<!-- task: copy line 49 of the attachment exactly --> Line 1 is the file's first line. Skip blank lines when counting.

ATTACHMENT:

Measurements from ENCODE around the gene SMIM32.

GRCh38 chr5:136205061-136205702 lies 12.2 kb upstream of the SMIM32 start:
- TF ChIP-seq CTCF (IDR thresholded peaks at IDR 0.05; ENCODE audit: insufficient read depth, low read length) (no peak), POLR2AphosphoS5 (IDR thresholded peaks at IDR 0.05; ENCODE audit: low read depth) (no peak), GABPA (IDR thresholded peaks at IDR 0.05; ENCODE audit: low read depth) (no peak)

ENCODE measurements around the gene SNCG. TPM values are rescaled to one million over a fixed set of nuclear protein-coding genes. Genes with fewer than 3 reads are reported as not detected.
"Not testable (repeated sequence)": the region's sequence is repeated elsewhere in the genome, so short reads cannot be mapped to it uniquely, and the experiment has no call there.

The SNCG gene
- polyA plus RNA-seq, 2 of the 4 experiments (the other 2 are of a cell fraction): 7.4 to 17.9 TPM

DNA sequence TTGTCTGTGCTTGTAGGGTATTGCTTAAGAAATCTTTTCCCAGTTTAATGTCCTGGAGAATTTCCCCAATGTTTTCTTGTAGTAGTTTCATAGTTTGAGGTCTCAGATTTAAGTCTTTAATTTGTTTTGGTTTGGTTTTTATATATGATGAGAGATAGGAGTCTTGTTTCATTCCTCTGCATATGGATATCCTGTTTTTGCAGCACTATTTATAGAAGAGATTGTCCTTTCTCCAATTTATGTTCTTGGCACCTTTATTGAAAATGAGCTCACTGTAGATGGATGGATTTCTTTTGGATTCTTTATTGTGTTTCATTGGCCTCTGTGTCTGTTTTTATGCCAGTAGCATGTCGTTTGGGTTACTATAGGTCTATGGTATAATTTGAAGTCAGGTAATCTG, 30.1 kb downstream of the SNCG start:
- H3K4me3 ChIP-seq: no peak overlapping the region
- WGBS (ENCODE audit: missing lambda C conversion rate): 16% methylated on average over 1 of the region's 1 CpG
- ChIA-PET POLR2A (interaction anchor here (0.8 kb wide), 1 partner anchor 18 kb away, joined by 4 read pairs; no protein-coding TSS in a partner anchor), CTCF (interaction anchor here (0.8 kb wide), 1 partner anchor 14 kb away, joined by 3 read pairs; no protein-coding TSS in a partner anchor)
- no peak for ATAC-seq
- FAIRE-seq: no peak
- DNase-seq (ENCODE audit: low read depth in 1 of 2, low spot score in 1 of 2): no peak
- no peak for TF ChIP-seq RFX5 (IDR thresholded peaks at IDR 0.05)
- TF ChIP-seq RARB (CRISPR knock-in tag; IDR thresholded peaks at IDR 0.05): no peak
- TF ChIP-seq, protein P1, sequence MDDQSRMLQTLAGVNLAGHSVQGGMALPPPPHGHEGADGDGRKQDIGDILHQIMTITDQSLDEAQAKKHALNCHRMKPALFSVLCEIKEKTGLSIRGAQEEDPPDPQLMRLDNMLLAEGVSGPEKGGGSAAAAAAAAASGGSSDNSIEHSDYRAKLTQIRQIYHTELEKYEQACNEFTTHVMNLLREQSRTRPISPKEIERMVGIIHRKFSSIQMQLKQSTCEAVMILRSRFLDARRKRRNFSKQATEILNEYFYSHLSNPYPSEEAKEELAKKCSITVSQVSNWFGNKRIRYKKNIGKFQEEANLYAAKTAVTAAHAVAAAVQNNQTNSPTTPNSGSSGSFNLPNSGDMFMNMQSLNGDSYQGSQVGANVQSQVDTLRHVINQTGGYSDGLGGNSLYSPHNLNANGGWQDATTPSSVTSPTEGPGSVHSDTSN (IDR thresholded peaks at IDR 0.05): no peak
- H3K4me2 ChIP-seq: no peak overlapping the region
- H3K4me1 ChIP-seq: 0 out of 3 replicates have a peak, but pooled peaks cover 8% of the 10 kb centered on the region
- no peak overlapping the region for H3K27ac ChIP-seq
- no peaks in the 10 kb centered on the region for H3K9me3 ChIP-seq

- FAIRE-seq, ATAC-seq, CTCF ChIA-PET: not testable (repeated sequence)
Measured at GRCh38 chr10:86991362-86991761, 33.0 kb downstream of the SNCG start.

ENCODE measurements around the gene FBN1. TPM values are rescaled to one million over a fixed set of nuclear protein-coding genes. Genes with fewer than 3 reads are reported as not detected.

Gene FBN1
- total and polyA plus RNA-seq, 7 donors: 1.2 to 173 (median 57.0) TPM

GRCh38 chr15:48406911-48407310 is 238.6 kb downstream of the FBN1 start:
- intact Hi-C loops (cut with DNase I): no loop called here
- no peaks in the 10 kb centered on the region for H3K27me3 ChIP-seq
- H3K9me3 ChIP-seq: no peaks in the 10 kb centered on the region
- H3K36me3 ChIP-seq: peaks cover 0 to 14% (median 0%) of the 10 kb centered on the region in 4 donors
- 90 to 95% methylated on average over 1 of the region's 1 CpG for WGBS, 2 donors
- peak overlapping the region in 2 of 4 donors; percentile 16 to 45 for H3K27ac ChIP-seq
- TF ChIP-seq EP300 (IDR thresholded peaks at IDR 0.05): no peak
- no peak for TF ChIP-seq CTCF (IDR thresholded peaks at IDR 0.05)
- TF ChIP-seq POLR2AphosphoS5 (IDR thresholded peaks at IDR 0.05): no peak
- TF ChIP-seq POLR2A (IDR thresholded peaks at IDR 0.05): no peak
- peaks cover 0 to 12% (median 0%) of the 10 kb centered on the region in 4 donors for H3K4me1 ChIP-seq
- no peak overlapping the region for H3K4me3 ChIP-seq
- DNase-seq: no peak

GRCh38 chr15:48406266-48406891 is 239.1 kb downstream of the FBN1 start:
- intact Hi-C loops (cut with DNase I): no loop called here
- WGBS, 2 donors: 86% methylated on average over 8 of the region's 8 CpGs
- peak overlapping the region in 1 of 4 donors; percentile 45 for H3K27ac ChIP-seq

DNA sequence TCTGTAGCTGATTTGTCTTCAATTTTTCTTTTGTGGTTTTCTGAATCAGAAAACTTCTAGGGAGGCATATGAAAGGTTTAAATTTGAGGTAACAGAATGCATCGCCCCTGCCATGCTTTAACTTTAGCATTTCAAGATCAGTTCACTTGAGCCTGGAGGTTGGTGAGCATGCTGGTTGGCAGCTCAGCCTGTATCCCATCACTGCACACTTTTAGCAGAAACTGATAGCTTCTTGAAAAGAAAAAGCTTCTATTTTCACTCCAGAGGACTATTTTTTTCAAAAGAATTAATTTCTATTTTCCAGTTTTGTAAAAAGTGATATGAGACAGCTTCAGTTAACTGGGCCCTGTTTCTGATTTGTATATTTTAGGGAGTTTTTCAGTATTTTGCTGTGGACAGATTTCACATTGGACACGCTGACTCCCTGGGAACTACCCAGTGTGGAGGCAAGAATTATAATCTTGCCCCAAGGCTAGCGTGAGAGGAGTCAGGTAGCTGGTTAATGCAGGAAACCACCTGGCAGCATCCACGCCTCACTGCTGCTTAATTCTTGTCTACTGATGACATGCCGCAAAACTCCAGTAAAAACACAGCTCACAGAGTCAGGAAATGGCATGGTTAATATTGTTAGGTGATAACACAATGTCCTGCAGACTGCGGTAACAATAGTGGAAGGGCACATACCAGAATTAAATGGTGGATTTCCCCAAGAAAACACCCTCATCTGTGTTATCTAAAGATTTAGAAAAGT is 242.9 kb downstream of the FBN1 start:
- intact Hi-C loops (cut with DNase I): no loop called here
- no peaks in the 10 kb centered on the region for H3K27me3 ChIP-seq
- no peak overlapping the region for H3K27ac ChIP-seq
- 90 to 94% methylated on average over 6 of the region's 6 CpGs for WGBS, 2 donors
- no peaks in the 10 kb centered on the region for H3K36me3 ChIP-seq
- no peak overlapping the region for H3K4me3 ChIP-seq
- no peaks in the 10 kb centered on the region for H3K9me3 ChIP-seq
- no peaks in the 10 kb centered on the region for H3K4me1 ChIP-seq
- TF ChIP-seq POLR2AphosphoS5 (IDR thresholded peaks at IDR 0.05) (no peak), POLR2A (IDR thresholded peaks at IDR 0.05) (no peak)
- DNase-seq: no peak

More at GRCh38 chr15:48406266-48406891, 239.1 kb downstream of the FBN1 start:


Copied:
- 90 to 94% methylated on average over 6 of the region's 6 CpGs for WGBS, 2 donors